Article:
These examples sparked a lengthy and vigorous dissent by one of the Commissioners. Commissioner Pai, dissenting in part, objected that “it is not the Commission's place to opine on the proper contours of the federal common law of agency” and asserted that this discussion is not entitled to the traditional judicial deference accorded agency interpretations. The dissent further criticized the Declaratory Ruling with respect to the “illustrative examples,” asserting that the conclusions reached may require fact specific inquiries beyond the scope of the record before it. Thus, “[r]ather than clarifying the common law of agency, these dicta only muddy it, to the detriment of both consumers and businesses that want to leave or avoid the courtroom.”

Impact Of The Declaratory Ruling

The Declaratory Ruling resolves a central question that is raised in a number of TCPA cases. Under this Ruling, sellers may only be held liable for actions of those third party telemarketers that are determined to be agents, applying the federal common law of agency. Moreover, a manufacturer that simply puts a product in the chain of commerce that is later resold by a seller is not likely to be subject to vicarious liability, provided that it does not otherwise trigger the TCPA's seller definition.

With respect to how and under what circumstances the federal common law of agency will be applied to find a seller vicariously liable for the acts of third parties, the future is unclear – particularly with respect to claims based on alleged apparent authority. In these situations, it remains to be seen whether the FCC's “illustrative examples” of such apparent authority will influence courts in interpreting how the federal common law of agency should apply to the specific facts of a particular case.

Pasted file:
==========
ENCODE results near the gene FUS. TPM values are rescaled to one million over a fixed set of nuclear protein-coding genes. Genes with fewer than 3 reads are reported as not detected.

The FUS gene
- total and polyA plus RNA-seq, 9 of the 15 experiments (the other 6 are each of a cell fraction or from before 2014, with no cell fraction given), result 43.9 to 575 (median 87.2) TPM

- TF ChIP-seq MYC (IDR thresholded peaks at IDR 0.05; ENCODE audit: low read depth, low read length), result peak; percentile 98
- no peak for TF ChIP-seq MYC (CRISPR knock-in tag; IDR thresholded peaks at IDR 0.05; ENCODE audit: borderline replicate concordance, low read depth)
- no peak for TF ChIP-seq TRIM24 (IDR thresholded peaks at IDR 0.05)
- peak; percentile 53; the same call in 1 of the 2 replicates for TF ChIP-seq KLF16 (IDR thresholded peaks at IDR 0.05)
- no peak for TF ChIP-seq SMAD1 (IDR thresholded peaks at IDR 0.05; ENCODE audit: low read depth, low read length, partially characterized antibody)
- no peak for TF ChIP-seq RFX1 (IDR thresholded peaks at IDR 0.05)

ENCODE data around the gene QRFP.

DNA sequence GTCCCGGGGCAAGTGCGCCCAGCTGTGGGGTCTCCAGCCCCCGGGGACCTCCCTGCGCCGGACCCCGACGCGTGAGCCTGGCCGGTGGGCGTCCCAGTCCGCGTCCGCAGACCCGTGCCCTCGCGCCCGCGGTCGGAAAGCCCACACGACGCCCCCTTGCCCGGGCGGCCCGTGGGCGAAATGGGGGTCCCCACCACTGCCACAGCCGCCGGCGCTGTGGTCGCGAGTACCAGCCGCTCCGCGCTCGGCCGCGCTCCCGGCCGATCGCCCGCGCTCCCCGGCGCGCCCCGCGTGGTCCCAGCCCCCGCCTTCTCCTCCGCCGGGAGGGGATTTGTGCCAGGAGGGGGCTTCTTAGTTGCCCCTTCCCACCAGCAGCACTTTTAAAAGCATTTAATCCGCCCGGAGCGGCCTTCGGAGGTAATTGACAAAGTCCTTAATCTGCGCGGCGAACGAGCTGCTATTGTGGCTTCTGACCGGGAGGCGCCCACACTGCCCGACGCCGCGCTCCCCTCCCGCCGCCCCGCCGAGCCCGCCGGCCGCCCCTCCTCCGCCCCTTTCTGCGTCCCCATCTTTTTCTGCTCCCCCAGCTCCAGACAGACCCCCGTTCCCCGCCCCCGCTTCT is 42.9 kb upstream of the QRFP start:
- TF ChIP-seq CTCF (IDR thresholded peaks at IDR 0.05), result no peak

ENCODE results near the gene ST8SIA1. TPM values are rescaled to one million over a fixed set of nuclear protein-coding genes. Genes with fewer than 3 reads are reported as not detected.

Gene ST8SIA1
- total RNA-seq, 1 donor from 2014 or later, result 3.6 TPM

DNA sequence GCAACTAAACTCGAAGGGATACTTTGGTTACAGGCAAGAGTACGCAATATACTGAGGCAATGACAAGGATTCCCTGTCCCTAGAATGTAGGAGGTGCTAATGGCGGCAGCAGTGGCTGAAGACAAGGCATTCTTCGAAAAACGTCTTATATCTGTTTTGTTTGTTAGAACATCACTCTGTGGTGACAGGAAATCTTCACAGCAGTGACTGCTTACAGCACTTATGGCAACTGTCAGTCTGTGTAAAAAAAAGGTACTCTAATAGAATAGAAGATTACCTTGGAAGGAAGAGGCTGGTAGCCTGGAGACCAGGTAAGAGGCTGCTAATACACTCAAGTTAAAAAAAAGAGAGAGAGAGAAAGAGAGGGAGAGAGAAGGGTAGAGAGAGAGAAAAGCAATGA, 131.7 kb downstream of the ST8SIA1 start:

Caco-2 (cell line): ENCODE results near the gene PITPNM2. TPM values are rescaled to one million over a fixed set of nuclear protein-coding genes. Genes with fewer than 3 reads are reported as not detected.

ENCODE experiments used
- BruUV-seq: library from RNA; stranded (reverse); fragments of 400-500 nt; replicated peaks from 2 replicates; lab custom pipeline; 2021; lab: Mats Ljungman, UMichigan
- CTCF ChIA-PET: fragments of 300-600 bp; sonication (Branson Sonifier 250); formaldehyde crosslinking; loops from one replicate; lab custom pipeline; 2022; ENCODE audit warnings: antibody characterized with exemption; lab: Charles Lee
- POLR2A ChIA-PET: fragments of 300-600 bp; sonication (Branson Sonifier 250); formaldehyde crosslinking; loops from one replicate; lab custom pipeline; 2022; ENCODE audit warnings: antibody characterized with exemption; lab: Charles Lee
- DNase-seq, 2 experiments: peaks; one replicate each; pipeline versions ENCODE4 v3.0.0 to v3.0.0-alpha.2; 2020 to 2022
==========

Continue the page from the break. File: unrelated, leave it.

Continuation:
Companies that work with third party retailers can at least take some solace in the Commission's finding of federal common law of agency, rather than strict liability, and the Commission's statement that such companies can “protect their legitimate commercial interests by exercising reasonable diligence in selecting and monitoring reputable telemarketers and by including indemnification clauses in their contracts with those entities.” At a minimum though, the Declaratory Ruling is a good reminder to carefully select those who are authorized to sell the company's products or services, and to reasonably assess whether such third parties may use telemarketing in such efforts. Companies should consider whether, in light of this TCPA Ruling, any modifications may be prudent to the company's oversight and monitoring of such third parties' practices to reduce the risk of allegations that the third party engaged in unlawful telemarketing on the company's behalf.

Steven A. Augustino is a Partner in Kelley Drye’s Washington, DC office and is Co-Chair of the Telecommunications practice group. Alysa Zeltzer Hutnik is a Partner in the firm’s Washington, DC office. She represents clients in various forms of consumer protection matters, from counseling to defending regulatory investigations. Lauri Mazzuchetti is a Partner in the firm’s Parsippany, New Jersey office. Her practice focuses on commercial litigation, consumer-oriented class action defense and employment litigation.

Please email the authors at saugustino@kelleydrye.comahutnik@kelleydrye.com or lmazzuchetti@kelleydrye.com with questions about this article.